Marathon Map

By Judy Chang, Andrew Mikofalvy, Eric Lau, and Kenny Friedman

The Setup

Screen Shot 2016-04-25 at 10.40.23 PMEach year, people from across the country travel to Boston to run in the
marathon. By grouping runners by state, and then averaging the times of the runners per state, it is possible to compare the running ability of each state. For this project, our group has done just that.

Screen Shot 2016-04-25 at 10.40.46 PMWe have three goals in mind for this project. First, and most generally, we hope the map increases excitement about the Boston marathon. Second, and more tangibly, we want to increase state pride and state camaraderie. Marathon running is a very individual sport, which can at times feel isolating and lonely. By grouping runners by state, we hope to introduce a local-area support network. We hope runners from a given state will help each other and increase a sense of community. Third, and most concretely, we want to show runners how well their state performs and provide them resources to help them increase their state’s performance. For example, a link might be provided to a local marathon to practice and meet other runners from the same state.

Screen Shot 2016-04-25 at 10.50.48 PMTherefore, our audience is marathon runners who have not yet run the Boston marathon, or running enthusiasts, from all 50 states. Our Call to Action is to improve the user’s state-average by providing resources to help runners improve their time and join local runners. Our call to action leverages viewers’ aforementioned sense of state pride by encouraging them to learn more about and potentially join a local marathon. There, they will hopefully qualify and join other runners from their state in next year’s Boston marathon.

The Map

Our creative map is part of a website, available here. When a user first goes to our site, they are asked to enter their state acronym. Next, the user is presented with a map outlining the Boston marathon. There are nodes that are shown moving down the marathon. Each node represents a state, and the amount of time that state takes to complete is shown as a race between the states. Then, once the animation is complete, information about how well the user’s state did is displayed along with a link to a local marathon in which the user could participate.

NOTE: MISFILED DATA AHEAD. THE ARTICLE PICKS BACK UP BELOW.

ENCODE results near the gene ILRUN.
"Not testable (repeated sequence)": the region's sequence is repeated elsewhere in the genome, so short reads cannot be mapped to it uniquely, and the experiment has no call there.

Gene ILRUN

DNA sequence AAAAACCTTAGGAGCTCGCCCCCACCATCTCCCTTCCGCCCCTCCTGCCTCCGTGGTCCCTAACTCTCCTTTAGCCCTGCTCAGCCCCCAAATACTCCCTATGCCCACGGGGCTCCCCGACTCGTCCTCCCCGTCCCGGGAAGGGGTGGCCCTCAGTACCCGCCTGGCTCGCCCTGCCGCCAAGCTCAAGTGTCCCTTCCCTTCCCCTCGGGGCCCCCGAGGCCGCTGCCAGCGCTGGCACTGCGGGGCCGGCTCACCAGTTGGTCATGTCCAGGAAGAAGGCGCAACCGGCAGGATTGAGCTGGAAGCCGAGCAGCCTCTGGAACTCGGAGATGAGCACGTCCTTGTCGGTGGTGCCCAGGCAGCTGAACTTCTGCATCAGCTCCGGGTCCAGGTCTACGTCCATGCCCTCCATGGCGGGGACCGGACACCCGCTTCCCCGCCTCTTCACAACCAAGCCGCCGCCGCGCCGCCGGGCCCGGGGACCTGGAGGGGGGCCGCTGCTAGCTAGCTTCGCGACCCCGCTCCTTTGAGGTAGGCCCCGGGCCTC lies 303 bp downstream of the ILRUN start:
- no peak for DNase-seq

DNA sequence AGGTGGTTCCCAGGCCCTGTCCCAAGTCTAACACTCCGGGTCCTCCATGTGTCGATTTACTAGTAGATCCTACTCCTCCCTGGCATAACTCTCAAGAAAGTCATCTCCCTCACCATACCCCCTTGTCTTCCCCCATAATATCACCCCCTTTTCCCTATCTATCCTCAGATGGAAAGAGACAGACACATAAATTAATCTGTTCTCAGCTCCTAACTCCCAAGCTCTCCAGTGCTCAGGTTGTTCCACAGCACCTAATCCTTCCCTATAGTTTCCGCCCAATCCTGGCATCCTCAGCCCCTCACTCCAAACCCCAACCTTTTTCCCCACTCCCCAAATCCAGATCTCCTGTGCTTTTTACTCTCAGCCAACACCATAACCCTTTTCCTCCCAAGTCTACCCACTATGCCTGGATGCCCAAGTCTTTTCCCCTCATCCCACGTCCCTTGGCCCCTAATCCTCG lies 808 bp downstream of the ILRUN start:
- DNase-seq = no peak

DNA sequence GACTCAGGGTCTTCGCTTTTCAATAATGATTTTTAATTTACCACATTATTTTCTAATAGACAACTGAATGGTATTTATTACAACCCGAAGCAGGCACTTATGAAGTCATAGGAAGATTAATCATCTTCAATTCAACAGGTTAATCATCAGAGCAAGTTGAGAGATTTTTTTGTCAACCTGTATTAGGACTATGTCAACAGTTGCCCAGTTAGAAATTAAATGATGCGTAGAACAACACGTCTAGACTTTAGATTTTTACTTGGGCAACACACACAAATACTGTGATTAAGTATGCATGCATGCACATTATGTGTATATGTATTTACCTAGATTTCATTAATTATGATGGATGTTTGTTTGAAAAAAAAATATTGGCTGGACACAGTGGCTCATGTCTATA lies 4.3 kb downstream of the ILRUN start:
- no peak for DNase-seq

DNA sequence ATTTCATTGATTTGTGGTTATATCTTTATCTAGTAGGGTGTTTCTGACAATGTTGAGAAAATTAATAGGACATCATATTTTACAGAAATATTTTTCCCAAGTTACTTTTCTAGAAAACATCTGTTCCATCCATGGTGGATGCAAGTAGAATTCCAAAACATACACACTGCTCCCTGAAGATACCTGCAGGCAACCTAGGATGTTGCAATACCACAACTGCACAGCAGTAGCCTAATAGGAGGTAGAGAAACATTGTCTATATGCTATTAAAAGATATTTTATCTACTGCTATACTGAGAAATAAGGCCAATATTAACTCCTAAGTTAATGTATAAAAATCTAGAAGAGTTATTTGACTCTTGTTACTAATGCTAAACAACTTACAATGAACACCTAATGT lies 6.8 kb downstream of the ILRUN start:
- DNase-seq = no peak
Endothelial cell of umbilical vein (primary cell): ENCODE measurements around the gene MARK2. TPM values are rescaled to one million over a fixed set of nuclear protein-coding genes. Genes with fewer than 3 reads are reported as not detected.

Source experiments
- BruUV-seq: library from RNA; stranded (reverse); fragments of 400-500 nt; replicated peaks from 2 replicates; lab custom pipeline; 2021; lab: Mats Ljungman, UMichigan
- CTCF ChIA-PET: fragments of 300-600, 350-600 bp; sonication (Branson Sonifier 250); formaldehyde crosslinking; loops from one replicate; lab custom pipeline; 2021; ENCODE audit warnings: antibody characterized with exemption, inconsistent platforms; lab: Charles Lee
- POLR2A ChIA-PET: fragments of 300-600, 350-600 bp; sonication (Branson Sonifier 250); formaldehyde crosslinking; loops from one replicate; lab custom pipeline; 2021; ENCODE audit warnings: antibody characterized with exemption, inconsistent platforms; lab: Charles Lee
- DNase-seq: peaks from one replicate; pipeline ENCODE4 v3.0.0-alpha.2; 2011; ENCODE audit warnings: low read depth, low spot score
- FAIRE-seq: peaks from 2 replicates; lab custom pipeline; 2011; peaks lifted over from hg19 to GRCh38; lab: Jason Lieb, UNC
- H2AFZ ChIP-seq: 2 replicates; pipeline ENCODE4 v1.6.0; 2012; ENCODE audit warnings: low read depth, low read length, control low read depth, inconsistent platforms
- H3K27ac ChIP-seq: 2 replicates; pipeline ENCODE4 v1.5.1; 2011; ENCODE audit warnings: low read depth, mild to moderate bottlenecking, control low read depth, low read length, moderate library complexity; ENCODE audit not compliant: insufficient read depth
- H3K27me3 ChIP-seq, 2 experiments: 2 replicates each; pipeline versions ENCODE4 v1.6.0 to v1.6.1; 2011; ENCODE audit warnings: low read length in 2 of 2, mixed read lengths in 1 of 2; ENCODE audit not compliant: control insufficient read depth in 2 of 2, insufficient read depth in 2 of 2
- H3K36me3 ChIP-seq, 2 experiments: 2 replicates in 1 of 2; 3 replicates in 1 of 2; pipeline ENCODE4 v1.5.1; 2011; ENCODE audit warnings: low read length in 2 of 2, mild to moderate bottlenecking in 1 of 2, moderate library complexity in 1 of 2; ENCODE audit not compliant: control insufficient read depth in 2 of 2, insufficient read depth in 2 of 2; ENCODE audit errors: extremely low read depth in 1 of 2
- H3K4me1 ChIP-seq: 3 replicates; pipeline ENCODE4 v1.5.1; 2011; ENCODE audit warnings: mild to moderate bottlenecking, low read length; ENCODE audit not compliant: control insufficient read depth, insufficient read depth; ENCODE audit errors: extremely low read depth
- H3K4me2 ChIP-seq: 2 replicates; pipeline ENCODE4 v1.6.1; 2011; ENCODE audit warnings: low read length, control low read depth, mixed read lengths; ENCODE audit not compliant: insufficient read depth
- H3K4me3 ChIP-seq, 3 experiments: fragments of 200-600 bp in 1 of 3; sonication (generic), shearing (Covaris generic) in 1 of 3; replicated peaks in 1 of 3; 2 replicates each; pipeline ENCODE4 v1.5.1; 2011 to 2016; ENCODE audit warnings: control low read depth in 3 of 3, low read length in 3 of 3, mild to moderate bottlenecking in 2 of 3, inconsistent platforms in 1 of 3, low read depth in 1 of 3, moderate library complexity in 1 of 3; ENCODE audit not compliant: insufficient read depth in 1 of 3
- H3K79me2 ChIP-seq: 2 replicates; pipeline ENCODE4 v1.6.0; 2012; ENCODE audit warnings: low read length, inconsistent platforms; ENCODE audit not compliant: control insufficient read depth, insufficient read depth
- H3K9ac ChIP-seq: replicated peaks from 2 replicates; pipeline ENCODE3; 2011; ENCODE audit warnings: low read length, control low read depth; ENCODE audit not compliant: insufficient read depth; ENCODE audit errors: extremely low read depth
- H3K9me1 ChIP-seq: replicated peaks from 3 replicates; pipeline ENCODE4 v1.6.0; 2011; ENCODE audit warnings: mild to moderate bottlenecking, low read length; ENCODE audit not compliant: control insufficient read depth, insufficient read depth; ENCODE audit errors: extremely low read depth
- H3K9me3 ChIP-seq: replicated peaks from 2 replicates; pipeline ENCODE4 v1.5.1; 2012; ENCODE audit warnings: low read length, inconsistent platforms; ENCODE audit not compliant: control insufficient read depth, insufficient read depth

Future Additions / Improvements

Of course this is a rough sketch, and there are always improvements to be had with more time. Specifically, we would want to add many more resources for local runners to meet up and help each other train. Then, we would want to augment the map with more qualitative information, such as the elapsed time as you are watching the animation. Lastly, we would like to add a second, US map, in which a user could hover over a given state. Hovering over the state would highlight the corresponding node would highlight, and vise versa. We discussed these ideas and many others, but were time limited.


We fielded data from a variety of sources, including:

  • Our map of the Boston Marathon: here
  • The statistics of the 2016 Boston Marathon: here
  • Average & Finish Times of the Boston Marathon: here
  • List of Marathons in a Given State: here

Our site

What is Immigration

By Maddie Kim, Andrew Mikofalvy, and Kenny Friedman

The Set Up

unnamed-2Life as a refugee is often extremely difficult, from having to leave your friends and relatives, to fear of persecution. Many factors that should not matter to the successful application to this country do make a difference on the likelihood of making it to the United States. As we’ve seen in the past, the US has more than enough resources to increase the number of refugees that it accepts. However, recent legislation is attempting to do the opposite. The Immigration and Border Security Subcommittee recently introduced an act to place further restrictions on refugees, making fewer resources available and lowering the annual accepted number of people.

unnamedWith this game, we hope to demonstrate the difficulty of refugees trying entering this country , and display how much harder it would be if this bill is passed. The game will be played outside of the Massachusetts State Capitol Building. Our audience is US citizens living in the Boston Area. We want people from around the area to see the game being played in close proximity to the offices of the representatives. Our call to action is to have players and observers call their local representatives and ask them to vote no on the Refugee Program Integrity Restoration Act. We also suggest the audience should alert their public officials of the current biases in refugee acceptance, and request updated anti-discrimination legislation. We begin the exhibition in Boston because we are local, however this game could easily be played in a similar manner in many cities around the country.

The Game

unnamed-1The objective of the game is to win by successfully applying for refuge to the United States. To begin the game, everyone stands in a line, a certain distance (scaled based on the size of the playing area) from the goal line. Each person is assigned a character, with a unique backstory (the backstory is written on a player card that they are handed). Then, the moderator asks the players a series of questions. Based on the answer to those questions, the player steps forward (closer to the goal line) or backward (further). After the questions have been asked, players fold their “player card” into a paper airplane. Players have 45 seconds to fold their paper airplane. Once the time is up, they must throw their airplane toward the goal line. Players whose plane passed the goal line “won” (a metaphor for successfully being allowed into the United States). Players whose plane did not pass the line lost the game (a metaphor for their application being rejected).